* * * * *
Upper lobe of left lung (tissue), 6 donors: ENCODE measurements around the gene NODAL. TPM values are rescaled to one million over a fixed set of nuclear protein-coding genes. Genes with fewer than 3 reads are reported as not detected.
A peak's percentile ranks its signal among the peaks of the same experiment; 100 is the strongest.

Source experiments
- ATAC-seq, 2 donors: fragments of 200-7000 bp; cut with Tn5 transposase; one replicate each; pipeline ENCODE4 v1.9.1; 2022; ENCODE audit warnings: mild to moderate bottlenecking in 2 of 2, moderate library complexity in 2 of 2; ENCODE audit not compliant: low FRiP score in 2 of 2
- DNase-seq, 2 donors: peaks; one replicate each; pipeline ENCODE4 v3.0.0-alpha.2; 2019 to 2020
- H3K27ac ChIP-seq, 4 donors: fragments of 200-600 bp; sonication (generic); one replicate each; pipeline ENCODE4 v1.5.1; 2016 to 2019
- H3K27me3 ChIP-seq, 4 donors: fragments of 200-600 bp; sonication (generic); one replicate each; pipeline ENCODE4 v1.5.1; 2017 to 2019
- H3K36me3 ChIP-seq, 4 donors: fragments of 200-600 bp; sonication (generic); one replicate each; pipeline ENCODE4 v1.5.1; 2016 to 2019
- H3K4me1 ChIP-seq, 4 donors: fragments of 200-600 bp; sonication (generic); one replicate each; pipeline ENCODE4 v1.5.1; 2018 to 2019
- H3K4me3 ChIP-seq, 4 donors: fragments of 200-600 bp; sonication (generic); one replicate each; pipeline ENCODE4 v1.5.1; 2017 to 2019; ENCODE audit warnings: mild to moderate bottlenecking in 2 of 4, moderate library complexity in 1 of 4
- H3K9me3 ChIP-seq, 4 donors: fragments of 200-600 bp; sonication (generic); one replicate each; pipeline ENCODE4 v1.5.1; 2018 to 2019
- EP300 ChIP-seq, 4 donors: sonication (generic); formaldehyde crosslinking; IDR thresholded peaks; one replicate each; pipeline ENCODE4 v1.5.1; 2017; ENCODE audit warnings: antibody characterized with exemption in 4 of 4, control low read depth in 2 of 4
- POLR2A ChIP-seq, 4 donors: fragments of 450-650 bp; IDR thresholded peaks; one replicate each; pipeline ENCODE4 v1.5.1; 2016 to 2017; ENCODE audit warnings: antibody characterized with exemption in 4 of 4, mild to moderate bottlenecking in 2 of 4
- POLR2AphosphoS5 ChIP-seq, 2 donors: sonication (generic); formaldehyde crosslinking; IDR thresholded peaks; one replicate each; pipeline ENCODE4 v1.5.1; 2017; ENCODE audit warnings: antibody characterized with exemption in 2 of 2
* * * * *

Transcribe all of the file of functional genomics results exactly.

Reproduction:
Upper lobe of left lung (tissue), 6 donors: ENCODE measurements around the gene NODAL. TPM values are rescaled to one million over a fixed set of nuclear protein-coding genes. Genes with fewer than 3 reads are reported as not detected.
A peak's percentile ranks its signal among the peaks of the same experiment; 100 is the strongest.

Source experiments
- ATAC-seq, 2 donors: fragments of 200-7000 bp; cut with Tn5 transposase; one replicate each; pipeline ENCODE4 v1.9.1; 2022; ENCODE audit warnings: mild to moderate bottlenecking in 2 of 2, moderate library complexity in 2 of 2; ENCODE audit not compliant: low FRiP score in 2 of 2
- DNase-seq, 2 donors: peaks; one replicate each; pipeline ENCODE4 v3.0.0-alpha.2; 2019 to 2020
- H3K27ac ChIP-seq, 4 donors: fragments of 200-600 bp; sonication (generic); one replicate each; pipeline ENCODE4 v1.5.1; 2016 to 2019
- H3K27me3 ChIP-seq, 4 donors: fragments of 200-600 bp; sonication (generic); one replicate each; pipeline ENCODE4 v1.5.1; 2017 to 2019
- H3K36me3 ChIP-seq, 4 donors: fragments of 200-600 bp; sonication (generic); one replicate each; pipeline ENCODE4 v1.5.1; 2016 to 2019
- H3K4me1 ChIP-seq, 4 donors: fragments of 200-600 bp; sonication (generic); one replicate each; pipeline ENCODE4 v1.5.1; 2018 to 2019
- H3K4me3 ChIP-seq, 4 donors: fragments of 200-600 bp; sonication (generic); one replicate each; pipeline ENCODE4 v1.5.1; 2017 to 2019; ENCODE audit warnings: mild to moderate bottlenecking in 2 of 4, moderate library complexity in 1 of 4
- H3K9me3 ChIP-seq, 4 donors: fragments of 200-600 bp; sonication (generic); one replicate each; pipeline ENCODE4 v1.5.1; 2018 to 2019
- EP300 ChIP-seq, 4 donors: sonication (generic); formaldehyde crosslinking; IDR thresholded peaks; one replicate each; pipeline ENCODE4 v1.5.1; 2017; ENCODE audit warnings: antibody characterized with exemption in 4 of 4, control low read depth in 2 of 4
- POLR2A ChIP-seq, 4 donors: fragments of 450-650 bp; IDR thresholded peaks; one replicate each; pipeline ENCODE4 v1.5.1; 2016 to 2017; ENCODE audit warnings: antibody characterized with exemption in 4 of 4, mild to moderate bottlenecking in 2 of 4
- POLR2AphosphoS5 ChIP-seq, 2 donors: sonication (generic); formaldehyde crosslinking; IDR thresholded peaks; one replicate each; pipeline ENCODE4 v1.5.1; 2017; ENCODE audit warnings: antibody characterized with exemption in 2 of 2